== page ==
I still can't wrap my head around the idea of bookless libraries. According to the vice-provost of the University of Texas at Austin's libraries, the reason they are emptying their undergrad library of books is:
"In this information-seeking America, I can't think of anyone who would elect to build a books-only library." Am I wrong in thinking that you can get information from books? Or that it is higher-quality information than you might get from Wikipedia? Or that a librarian might agree with that?
A senior in Business Management with some sense said:
"Well, this is a library - it's supposed to have books in it. You can't really replace books. There's plenty of libraries where they have study rooms. This is a nice place for students to come to. It's central in campus." Right. Nor can you replace readers.
An architect tells us that the "challenge" with designing these new "libraries" is to adapt them to what she called "the Barnes & Noble culture, making reading and learning a blurred experience." Ah, yes. I'm glad that someone who can use a phrase like "making reading and learning a blurred experience" is justifying doing away with books.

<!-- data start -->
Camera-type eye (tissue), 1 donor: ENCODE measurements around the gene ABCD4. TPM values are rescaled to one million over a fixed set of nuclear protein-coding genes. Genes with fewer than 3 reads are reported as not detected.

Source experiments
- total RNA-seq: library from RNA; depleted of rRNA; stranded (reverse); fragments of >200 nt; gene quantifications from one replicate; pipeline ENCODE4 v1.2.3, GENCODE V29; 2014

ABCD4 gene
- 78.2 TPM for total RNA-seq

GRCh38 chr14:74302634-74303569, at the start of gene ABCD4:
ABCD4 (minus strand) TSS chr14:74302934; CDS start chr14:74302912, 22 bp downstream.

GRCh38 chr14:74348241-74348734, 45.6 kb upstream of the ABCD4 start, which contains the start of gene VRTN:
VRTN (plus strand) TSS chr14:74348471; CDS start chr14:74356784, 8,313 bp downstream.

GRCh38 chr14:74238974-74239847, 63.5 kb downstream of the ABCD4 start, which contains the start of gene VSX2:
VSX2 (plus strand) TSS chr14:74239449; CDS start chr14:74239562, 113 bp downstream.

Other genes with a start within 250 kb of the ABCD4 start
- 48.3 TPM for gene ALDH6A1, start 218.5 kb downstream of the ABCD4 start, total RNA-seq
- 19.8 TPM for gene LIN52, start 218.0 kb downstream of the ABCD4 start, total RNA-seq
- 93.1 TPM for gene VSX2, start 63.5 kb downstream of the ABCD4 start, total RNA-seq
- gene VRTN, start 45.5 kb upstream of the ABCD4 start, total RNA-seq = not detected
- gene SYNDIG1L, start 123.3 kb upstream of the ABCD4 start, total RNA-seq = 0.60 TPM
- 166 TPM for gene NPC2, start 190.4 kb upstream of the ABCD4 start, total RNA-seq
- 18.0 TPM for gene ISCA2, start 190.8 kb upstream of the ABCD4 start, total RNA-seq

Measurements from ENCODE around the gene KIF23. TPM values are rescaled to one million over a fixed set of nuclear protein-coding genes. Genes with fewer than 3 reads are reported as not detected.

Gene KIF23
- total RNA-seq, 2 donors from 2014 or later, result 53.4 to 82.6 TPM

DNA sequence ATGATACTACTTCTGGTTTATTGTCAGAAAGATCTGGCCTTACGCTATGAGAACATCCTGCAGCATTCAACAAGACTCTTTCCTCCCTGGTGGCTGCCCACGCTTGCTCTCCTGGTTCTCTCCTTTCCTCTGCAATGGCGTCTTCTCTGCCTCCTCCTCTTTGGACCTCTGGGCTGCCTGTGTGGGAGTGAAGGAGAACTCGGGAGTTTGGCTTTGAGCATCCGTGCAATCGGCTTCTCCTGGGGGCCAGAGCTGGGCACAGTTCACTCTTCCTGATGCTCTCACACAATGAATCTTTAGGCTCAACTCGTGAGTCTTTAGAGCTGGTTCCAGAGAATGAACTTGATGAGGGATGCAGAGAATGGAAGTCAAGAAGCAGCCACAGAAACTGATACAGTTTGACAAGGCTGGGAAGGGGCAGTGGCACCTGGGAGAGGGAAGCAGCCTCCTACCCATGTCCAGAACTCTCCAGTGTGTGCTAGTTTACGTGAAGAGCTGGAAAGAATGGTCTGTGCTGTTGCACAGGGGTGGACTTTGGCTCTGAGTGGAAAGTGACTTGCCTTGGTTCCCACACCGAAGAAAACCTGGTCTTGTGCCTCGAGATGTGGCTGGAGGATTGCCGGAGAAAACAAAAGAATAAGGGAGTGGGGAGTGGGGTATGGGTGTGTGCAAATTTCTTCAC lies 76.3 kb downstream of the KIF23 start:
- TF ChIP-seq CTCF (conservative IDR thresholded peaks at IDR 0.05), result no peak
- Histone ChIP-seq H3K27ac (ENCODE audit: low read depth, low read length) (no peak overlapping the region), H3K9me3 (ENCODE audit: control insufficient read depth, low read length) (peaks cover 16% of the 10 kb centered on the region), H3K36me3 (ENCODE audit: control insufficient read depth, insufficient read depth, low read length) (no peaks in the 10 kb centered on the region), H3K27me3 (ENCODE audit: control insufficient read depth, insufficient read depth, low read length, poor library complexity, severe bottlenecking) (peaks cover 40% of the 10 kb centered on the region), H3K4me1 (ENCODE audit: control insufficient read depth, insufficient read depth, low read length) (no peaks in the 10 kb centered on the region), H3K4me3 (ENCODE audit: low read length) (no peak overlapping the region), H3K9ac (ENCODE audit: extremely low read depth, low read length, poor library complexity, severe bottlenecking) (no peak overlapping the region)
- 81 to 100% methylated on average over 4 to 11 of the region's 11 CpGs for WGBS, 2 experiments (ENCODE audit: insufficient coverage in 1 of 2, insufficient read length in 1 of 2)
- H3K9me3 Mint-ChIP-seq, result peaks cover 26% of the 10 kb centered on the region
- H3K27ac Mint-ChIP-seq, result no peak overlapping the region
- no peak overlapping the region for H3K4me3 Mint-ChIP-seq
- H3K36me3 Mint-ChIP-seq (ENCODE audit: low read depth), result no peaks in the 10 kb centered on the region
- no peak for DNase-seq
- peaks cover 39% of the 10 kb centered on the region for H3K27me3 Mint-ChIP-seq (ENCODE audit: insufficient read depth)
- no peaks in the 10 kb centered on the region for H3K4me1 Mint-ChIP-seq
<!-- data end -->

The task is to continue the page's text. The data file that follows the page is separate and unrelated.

Trust me, learning is a blurred experience for most undergrads these days. As is every other experience they have.
The, ahem, president of the Association of College and Research Libraries reminds us:
"This is a new generation, born with a chip. A student sends an e-mail at 2 a.m. and wonders by 8 a.m. why the professor hasn't responded."
Right, and there's nothing wrong with that? A generation that can't read and that believes everything should be done to serve them and we're supposed to placate that mentality? How about we add "adult" masseuses to the "libraries" to do to the students what the profession requires these days?
The article notes:
Significantly, librarians are big supporters of the trend.
Okay, I'm open. Why would librarians be big supporters of the trend?